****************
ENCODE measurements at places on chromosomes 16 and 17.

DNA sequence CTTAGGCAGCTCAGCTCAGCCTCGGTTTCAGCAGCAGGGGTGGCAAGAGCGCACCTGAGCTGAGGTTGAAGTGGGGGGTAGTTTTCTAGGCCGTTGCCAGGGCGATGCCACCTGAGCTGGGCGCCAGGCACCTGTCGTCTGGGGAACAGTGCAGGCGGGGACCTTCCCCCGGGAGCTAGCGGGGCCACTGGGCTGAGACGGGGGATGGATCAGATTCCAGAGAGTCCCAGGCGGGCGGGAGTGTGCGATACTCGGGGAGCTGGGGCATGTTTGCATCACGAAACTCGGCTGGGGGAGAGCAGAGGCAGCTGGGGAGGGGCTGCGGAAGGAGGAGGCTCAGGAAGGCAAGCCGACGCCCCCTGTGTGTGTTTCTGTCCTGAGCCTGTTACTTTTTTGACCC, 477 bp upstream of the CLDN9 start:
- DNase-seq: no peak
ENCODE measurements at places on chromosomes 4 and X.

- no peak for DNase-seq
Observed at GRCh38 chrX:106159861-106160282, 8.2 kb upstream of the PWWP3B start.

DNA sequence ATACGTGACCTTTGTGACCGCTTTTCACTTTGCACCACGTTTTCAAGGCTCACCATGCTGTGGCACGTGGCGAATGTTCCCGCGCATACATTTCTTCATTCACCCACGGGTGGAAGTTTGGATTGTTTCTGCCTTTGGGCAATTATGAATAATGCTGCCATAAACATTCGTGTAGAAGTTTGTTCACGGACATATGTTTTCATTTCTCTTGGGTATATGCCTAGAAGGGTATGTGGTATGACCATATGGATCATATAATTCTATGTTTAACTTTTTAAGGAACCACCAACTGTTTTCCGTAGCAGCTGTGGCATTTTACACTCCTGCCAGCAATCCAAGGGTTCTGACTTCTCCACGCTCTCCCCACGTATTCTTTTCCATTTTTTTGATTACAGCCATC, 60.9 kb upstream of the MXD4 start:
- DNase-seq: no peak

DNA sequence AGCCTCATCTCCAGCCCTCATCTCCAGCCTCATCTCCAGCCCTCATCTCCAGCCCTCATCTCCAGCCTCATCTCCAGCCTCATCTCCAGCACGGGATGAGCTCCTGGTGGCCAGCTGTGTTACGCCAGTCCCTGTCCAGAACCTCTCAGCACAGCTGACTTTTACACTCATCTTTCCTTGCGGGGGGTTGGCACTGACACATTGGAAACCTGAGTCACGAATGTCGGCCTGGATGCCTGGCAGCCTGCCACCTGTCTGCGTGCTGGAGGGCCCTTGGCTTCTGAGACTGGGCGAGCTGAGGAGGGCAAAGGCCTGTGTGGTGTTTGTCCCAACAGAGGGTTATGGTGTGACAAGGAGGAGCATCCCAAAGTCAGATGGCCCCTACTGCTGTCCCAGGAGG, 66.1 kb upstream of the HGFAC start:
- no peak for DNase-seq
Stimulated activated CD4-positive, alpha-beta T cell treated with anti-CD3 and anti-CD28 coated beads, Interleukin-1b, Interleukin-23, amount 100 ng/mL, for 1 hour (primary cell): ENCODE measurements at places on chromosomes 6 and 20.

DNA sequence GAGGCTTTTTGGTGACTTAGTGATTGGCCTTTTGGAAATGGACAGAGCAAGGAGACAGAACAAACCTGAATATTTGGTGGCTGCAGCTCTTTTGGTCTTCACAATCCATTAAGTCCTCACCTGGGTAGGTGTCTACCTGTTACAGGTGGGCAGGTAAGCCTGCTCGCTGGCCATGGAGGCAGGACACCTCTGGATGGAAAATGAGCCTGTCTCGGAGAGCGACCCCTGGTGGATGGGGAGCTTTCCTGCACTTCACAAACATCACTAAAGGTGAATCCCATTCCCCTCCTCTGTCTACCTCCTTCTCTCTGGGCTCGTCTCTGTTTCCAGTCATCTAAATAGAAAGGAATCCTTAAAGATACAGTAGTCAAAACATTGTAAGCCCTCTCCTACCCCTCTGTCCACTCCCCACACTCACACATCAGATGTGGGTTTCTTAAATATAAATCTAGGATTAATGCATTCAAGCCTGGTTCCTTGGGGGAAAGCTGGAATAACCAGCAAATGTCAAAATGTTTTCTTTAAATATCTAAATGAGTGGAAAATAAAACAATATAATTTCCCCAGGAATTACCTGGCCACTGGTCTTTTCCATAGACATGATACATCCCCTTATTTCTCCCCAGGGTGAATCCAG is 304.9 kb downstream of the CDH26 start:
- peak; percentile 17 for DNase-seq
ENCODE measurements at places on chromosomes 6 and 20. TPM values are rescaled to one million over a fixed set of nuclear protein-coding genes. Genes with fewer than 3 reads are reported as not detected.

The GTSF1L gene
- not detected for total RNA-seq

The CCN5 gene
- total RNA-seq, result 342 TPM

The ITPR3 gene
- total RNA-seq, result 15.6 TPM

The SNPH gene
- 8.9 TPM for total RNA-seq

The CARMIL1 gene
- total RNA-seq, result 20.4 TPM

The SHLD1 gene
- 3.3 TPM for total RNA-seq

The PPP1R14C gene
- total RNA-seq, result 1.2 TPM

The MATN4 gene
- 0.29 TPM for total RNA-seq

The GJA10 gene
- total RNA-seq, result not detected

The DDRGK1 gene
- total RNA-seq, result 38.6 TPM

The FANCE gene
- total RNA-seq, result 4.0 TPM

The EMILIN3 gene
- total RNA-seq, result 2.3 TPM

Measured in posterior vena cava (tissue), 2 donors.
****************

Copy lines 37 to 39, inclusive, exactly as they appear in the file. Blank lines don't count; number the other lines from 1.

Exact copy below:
The EMILIN3 gene
- total RNA-seq, result 2.3 TPM

Measured in posterior vena cava (tissue), 2 donors.